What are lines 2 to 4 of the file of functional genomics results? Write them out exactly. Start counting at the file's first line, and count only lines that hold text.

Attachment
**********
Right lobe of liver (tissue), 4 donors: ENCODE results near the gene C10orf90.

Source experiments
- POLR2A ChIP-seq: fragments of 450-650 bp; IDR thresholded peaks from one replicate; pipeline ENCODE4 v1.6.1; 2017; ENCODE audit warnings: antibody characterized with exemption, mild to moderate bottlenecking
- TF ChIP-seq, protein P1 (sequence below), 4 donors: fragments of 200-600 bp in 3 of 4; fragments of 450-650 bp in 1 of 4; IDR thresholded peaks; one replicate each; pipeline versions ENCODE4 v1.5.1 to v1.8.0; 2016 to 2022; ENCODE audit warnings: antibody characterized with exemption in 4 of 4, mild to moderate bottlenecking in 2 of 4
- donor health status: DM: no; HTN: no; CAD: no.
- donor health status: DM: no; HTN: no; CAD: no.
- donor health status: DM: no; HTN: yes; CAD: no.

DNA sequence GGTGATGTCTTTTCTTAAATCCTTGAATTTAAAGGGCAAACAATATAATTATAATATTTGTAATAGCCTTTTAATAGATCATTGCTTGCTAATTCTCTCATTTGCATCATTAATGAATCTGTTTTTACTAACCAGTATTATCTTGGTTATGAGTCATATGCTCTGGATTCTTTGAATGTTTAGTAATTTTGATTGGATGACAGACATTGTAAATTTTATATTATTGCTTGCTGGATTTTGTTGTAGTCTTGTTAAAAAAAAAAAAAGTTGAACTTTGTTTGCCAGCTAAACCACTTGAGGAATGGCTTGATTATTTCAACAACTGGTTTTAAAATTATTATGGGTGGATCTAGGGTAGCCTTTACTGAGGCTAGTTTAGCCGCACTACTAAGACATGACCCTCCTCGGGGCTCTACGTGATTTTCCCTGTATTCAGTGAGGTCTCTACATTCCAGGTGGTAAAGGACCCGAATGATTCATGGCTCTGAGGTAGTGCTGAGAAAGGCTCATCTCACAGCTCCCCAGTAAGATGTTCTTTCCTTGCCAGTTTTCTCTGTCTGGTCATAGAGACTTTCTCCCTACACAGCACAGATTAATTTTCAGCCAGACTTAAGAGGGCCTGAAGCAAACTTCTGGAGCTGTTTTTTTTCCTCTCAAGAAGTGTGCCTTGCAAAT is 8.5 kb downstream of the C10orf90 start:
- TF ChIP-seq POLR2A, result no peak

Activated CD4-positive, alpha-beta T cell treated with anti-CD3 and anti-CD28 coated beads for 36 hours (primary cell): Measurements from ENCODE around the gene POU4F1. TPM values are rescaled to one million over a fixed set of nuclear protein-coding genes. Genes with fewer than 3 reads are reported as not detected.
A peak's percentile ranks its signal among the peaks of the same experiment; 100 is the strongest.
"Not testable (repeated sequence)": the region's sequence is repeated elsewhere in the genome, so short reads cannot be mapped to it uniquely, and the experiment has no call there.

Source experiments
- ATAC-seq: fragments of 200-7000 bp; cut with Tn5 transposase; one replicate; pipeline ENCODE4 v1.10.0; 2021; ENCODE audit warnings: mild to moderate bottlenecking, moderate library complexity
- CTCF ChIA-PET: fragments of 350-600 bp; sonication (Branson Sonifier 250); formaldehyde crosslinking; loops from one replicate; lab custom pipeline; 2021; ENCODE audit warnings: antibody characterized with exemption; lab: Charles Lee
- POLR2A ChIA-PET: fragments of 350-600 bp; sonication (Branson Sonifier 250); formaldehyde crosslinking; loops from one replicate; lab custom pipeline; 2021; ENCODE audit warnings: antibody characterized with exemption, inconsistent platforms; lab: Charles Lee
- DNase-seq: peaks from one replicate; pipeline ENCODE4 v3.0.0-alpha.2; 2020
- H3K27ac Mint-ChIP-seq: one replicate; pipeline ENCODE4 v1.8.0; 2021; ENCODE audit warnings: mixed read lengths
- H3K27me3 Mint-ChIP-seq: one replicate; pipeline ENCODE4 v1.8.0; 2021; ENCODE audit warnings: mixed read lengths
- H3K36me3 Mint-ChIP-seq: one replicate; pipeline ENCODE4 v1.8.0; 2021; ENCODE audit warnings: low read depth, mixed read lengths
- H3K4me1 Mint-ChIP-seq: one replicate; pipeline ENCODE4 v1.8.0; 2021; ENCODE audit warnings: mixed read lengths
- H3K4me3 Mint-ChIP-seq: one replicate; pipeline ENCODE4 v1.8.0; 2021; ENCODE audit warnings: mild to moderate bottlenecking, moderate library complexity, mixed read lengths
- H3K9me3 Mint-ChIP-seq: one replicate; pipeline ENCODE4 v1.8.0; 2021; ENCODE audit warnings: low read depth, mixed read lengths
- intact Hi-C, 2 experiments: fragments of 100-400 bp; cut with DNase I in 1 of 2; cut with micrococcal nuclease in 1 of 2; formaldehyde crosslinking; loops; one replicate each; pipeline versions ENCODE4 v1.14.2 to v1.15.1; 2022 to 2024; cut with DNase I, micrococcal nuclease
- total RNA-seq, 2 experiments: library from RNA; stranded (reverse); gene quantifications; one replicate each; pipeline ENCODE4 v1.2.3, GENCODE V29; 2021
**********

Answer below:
Source experiments
- POLR2A ChIP-seq: fragments of 450-650 bp; IDR thresholded peaks from one replicate; pipeline ENCODE4 v1.6.1; 2017; ENCODE audit warnings: antibody characterized with exemption, mild to moderate bottlenecking
- TF ChIP-seq, protein P1 (sequence below), 4 donors: fragments of 200-600 bp in 3 of 4; fragments of 450-650 bp in 1 of 4; IDR thresholded peaks; one replicate each; pipeline versions ENCODE4 v1.5.1 to v1.8.0; 2016 to 2022; ENCODE audit warnings: antibody characterized with exemption in 4 of 4, mild to moderate bottlenecking in 2 of 4